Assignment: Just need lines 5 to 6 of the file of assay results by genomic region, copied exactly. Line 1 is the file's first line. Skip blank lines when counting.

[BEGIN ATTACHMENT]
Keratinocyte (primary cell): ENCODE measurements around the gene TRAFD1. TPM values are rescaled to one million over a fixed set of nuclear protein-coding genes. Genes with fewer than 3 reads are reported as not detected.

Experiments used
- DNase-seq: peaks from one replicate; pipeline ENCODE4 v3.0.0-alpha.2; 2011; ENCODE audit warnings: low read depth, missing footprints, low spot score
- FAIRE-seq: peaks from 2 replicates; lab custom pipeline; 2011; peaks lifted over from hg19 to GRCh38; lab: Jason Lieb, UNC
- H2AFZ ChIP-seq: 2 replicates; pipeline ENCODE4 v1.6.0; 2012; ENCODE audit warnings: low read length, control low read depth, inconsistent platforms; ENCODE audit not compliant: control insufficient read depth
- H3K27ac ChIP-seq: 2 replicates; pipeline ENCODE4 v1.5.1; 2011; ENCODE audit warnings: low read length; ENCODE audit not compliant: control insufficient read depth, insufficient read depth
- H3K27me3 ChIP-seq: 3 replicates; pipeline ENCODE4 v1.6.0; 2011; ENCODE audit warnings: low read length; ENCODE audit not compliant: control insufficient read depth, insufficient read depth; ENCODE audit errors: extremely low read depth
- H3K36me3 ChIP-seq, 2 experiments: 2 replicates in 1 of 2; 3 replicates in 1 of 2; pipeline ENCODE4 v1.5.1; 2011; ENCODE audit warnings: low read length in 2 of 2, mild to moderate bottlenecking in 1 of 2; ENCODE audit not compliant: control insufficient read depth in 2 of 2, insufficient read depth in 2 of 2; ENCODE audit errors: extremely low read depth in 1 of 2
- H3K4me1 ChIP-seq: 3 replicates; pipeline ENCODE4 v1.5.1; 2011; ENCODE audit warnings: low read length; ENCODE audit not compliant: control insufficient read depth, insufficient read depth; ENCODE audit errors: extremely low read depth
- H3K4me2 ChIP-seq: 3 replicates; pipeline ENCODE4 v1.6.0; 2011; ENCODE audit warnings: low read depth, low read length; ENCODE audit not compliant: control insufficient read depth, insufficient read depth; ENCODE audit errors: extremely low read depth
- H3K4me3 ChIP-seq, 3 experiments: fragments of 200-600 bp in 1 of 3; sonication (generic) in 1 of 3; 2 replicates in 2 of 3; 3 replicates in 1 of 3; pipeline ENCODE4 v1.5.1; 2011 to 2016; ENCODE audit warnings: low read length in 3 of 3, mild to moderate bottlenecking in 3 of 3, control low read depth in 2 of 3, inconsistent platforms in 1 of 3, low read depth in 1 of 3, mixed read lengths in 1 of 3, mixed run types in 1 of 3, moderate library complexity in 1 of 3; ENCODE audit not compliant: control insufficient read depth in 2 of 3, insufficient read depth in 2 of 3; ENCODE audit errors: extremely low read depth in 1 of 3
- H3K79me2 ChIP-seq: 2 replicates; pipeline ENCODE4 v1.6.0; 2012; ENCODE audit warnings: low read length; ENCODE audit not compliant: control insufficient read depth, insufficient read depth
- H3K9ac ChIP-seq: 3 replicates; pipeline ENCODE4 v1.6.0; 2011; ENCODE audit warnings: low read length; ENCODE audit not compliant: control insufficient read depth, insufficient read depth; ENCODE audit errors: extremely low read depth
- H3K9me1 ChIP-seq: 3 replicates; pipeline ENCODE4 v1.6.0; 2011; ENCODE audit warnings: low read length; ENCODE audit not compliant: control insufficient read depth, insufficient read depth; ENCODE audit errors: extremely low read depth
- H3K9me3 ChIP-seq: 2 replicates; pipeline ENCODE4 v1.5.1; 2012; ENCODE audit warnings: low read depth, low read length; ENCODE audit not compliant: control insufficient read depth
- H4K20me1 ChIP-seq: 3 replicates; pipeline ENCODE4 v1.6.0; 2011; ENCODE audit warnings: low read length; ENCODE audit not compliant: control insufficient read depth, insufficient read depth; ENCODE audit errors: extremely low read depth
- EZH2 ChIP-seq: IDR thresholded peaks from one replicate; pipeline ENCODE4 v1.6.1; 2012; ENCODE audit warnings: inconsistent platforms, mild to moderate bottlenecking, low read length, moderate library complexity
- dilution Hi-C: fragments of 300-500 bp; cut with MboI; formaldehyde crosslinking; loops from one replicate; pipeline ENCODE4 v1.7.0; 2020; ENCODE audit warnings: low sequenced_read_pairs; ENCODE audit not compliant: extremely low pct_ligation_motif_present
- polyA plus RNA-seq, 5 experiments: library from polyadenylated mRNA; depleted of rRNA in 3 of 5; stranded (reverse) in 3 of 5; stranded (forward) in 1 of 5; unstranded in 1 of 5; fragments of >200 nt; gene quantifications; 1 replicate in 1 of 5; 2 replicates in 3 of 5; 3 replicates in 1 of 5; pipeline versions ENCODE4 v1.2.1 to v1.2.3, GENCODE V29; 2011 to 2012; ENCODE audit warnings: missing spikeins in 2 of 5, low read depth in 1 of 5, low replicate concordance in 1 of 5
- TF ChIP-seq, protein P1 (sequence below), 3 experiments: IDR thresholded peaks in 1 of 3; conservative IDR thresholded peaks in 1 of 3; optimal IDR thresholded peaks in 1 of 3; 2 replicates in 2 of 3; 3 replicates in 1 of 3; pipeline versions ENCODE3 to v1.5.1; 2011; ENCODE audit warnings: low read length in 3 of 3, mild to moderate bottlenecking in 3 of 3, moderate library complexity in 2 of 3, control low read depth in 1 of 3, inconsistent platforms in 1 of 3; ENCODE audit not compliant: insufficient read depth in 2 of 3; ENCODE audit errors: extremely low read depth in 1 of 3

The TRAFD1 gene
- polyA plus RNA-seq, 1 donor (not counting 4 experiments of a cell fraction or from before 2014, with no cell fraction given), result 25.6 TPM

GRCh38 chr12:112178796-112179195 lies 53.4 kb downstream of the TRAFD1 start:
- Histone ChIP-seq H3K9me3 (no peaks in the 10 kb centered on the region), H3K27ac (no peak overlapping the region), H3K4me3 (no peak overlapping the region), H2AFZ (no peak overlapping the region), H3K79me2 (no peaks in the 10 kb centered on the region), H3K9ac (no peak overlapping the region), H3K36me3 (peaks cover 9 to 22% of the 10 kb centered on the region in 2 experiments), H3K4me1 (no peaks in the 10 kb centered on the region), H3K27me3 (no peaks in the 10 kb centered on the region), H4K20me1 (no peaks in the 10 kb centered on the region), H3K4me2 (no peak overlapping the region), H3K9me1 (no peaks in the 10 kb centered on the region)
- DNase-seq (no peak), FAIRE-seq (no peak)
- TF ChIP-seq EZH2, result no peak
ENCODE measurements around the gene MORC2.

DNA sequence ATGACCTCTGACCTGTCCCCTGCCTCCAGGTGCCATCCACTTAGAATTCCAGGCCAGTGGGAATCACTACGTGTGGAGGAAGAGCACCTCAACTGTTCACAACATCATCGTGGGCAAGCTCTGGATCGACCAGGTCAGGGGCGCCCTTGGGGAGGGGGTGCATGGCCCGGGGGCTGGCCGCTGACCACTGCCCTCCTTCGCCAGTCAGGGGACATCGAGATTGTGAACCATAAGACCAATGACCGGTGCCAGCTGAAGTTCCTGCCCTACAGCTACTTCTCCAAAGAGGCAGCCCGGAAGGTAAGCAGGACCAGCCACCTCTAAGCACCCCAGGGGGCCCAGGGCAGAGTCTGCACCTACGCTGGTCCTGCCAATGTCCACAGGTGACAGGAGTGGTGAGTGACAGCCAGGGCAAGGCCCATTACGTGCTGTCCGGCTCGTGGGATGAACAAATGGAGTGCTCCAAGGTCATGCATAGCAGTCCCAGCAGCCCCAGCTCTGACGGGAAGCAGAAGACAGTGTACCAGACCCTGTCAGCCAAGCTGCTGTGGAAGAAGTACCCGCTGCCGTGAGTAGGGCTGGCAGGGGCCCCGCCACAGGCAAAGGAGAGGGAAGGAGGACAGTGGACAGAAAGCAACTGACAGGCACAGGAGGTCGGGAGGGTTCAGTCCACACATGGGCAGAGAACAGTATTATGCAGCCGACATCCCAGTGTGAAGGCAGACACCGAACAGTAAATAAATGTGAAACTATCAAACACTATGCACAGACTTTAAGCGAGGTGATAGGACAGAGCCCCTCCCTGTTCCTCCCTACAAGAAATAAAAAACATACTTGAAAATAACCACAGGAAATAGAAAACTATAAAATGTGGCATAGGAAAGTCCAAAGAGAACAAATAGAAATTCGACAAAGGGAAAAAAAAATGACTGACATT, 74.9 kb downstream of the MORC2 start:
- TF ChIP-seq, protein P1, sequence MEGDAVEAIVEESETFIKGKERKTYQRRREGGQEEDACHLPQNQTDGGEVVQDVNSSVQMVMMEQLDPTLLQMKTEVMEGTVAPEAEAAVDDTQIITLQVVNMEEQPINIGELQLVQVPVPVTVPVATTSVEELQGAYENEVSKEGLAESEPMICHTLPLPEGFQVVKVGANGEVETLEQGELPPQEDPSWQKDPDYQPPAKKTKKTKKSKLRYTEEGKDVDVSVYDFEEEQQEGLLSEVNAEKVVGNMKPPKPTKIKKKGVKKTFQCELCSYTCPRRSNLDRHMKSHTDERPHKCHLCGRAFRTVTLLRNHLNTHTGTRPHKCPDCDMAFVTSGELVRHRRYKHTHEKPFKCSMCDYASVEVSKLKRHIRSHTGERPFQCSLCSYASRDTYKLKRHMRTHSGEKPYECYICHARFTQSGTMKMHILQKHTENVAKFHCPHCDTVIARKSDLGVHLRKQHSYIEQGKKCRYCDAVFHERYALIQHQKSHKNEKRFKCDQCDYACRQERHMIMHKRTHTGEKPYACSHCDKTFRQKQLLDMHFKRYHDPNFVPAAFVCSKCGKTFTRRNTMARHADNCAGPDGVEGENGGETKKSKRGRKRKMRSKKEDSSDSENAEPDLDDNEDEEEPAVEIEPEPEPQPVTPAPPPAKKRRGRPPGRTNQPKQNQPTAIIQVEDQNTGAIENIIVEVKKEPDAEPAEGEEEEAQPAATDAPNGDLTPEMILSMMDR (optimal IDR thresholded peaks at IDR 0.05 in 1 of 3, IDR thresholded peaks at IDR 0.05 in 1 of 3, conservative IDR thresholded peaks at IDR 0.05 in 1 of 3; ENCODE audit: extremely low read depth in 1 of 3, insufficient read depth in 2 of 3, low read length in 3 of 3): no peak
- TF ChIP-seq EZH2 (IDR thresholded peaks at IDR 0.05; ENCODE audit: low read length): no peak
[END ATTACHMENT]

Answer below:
- H2AFZ ChIP-seq: 2 replicates; pipeline ENCODE4 v1.6.0; 2012; ENCODE audit warnings: low read length, control low read depth, inconsistent platforms; ENCODE audit not compliant: control insufficient read depth
- H3K27ac ChIP-seq: 2 replicates; pipeline ENCODE4 v1.5.1; 2011; ENCODE audit warnings: low read length; ENCODE audit not compliant: control insufficient read depth, insufficient read depth